Saturday, August 18, 2012

American Holocaust excerpts from the book American Holocaust by David Stannard Oxford University Press, 1992 Epilogue excerpted from the book American Holocaust by David Stannard Oxford University Press, 1992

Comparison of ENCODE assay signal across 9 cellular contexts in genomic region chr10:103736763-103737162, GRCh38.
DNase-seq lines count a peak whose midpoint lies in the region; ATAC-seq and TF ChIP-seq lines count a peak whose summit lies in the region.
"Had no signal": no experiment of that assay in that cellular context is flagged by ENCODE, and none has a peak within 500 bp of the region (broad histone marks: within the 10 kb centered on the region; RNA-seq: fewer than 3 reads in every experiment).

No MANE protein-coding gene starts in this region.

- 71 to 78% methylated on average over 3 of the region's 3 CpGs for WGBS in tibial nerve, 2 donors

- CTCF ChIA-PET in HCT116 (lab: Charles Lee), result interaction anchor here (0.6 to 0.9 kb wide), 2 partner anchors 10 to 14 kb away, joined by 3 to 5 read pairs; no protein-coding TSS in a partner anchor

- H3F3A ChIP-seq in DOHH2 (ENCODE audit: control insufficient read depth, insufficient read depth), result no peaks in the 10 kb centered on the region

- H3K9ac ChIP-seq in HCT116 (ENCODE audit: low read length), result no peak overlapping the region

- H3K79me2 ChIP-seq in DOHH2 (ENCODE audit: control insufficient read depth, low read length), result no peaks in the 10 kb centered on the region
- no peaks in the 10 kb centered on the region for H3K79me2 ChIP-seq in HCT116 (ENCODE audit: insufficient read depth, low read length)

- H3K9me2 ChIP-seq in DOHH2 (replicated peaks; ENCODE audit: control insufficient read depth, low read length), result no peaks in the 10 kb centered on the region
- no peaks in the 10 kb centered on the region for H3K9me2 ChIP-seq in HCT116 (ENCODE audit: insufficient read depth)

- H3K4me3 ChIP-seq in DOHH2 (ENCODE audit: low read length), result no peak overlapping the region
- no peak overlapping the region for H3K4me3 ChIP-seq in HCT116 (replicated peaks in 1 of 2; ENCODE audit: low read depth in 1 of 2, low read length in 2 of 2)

From time to time during the past half-century Americans have edged across that line, if only temporarily, under conditions of foreign war. Thus, as John W. Dower has demonstrated, the eruption of war in the Pacific in the 1940s caused a crucial shift in American perceptions of the Japanese from a prewar attitude of racial disdain and dismissiveness (the curator of the Smithsonian Institution's Division of Anthropology had advised the President that the Japanese skull was "some 2,000 years less developed than ours, ' while it was widely believed by Western military experts that the Japanese were incompetent pilots who "could not shoot straight because their eyes were slanted") to a wartime view of them as super-competent warriors, but morally subhuman beasts. This transformation became a license for American military men to torture and mutilate Japanese troops with impunity-just as the Japanese did to Americans, but in their own ways, following the cultural reshaping of their own racial images of Americans. As one American war correspondent in the Pacific recalled in an Atlantic Monthly article: We shot prisoners in cold blood, wiped out hospitals, strafed lifeboats, killed or mistreated enemy civilians, finished off the enemy wounded, tossed the dying into a hole with the dead, and in the Pacific boiled the flesh off enemy skulls to make table ornaments for sweethearts, or carved their bones into letter openers. Dower provides other examples of what he calls the "fetish" of "collecting grisly battlefield trophies from the Japanese dead or near dead, in the form of gold teeth, ears, bones, scalps, and skulls"-practices receiving sufficient approval on the home front that in 1944 Life magazine published a "human interest" story along with "a full-page photograph of an attractive blonde posing with a Japanese skull she had been sent by her fiancée in the Pacific." (Following the Battle of Horse Shoe Bend in 1814, Andrew Jackson oversaw not only the stripping away of dead Indians' flesh for manufacture into bridle reins, but he saw to it that souvenirs from the corpses were distributed "to the ladies of Tennessee.")

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